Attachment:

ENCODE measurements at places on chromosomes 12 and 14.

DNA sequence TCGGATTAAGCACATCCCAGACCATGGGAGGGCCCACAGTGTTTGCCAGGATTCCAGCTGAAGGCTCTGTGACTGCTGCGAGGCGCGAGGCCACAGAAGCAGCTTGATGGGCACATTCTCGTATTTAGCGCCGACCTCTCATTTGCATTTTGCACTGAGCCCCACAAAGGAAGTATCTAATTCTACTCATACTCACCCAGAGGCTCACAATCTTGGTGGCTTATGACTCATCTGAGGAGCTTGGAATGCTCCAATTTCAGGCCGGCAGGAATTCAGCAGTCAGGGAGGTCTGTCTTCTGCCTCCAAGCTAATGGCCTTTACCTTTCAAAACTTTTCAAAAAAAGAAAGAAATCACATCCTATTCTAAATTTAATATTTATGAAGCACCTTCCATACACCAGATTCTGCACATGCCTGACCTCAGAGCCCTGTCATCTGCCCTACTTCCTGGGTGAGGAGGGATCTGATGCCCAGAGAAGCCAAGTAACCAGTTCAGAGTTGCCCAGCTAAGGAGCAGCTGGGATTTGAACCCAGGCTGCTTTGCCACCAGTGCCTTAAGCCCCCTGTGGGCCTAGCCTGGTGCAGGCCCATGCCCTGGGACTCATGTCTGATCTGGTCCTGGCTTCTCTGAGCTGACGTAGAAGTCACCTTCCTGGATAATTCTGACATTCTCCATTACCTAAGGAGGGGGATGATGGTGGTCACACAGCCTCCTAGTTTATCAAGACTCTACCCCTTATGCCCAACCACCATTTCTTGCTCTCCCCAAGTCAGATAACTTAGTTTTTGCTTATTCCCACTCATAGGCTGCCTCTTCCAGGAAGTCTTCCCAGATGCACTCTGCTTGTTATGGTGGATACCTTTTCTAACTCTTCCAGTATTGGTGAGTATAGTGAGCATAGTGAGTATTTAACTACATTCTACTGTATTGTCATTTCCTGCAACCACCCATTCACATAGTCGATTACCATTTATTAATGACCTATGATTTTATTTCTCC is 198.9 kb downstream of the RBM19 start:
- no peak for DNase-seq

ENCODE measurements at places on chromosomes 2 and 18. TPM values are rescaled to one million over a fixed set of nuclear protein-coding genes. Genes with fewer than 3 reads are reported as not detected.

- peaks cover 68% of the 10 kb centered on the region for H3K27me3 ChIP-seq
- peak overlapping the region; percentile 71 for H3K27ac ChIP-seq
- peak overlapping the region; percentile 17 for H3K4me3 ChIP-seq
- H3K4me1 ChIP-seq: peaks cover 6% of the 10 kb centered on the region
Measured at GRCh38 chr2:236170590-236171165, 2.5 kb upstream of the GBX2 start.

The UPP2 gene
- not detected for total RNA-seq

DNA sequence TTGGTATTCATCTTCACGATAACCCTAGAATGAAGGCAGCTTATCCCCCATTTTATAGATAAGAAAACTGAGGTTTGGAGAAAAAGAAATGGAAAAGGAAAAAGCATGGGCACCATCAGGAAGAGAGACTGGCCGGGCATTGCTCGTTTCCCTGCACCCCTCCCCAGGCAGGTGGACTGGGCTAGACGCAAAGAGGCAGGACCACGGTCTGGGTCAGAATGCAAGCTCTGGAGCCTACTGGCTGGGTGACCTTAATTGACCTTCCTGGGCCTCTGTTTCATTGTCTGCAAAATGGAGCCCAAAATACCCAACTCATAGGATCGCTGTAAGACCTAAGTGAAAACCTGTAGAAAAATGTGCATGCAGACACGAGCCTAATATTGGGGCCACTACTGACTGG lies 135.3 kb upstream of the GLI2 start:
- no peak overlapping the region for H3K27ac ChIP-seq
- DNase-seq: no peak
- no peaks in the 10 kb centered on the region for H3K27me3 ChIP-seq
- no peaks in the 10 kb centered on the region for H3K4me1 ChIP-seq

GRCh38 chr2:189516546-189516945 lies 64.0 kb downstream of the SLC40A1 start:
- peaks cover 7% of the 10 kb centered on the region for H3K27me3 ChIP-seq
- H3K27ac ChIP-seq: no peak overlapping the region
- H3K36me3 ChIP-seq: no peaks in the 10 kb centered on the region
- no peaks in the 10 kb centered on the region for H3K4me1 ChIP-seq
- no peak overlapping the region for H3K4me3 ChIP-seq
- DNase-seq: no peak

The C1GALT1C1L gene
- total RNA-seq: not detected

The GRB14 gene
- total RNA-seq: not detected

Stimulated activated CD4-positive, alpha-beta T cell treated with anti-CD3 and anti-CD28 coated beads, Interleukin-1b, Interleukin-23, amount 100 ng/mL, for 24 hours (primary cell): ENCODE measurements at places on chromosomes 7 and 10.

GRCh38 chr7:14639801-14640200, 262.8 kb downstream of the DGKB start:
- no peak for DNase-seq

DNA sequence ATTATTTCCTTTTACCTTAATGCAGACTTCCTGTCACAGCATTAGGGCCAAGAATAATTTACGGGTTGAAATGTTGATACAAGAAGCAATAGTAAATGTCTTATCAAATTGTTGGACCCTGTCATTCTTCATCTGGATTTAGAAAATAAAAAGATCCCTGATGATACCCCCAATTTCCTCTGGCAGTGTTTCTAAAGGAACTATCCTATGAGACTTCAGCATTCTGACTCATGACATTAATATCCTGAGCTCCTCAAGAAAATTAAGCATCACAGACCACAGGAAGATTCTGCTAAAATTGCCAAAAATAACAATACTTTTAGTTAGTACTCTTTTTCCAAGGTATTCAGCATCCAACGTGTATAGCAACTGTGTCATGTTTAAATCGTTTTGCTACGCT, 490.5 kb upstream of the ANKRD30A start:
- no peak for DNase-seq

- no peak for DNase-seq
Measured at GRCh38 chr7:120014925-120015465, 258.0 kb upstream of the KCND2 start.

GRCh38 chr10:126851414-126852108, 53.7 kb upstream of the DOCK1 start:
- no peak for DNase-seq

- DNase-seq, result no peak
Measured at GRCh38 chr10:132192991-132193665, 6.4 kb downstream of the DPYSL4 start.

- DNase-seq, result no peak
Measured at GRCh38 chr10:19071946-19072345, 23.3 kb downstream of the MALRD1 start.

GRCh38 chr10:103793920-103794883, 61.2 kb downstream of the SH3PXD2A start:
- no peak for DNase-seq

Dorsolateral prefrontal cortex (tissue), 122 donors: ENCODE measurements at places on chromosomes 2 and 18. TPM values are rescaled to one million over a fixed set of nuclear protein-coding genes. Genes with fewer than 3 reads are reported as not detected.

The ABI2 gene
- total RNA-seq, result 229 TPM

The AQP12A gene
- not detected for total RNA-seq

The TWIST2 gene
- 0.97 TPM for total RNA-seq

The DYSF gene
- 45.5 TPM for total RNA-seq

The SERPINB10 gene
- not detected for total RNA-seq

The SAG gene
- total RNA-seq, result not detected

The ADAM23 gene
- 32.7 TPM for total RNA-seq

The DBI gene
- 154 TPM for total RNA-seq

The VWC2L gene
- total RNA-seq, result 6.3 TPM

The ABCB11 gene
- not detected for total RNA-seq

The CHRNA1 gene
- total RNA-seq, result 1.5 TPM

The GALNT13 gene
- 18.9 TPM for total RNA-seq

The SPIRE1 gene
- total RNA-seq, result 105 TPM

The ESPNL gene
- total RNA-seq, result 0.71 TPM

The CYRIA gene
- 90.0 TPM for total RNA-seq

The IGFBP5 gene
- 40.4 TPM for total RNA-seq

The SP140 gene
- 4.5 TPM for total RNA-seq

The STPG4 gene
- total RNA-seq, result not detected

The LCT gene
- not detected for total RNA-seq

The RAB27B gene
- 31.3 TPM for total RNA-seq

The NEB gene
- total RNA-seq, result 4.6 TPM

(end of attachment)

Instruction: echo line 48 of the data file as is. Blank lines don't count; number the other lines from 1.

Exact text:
The TWIST2 gene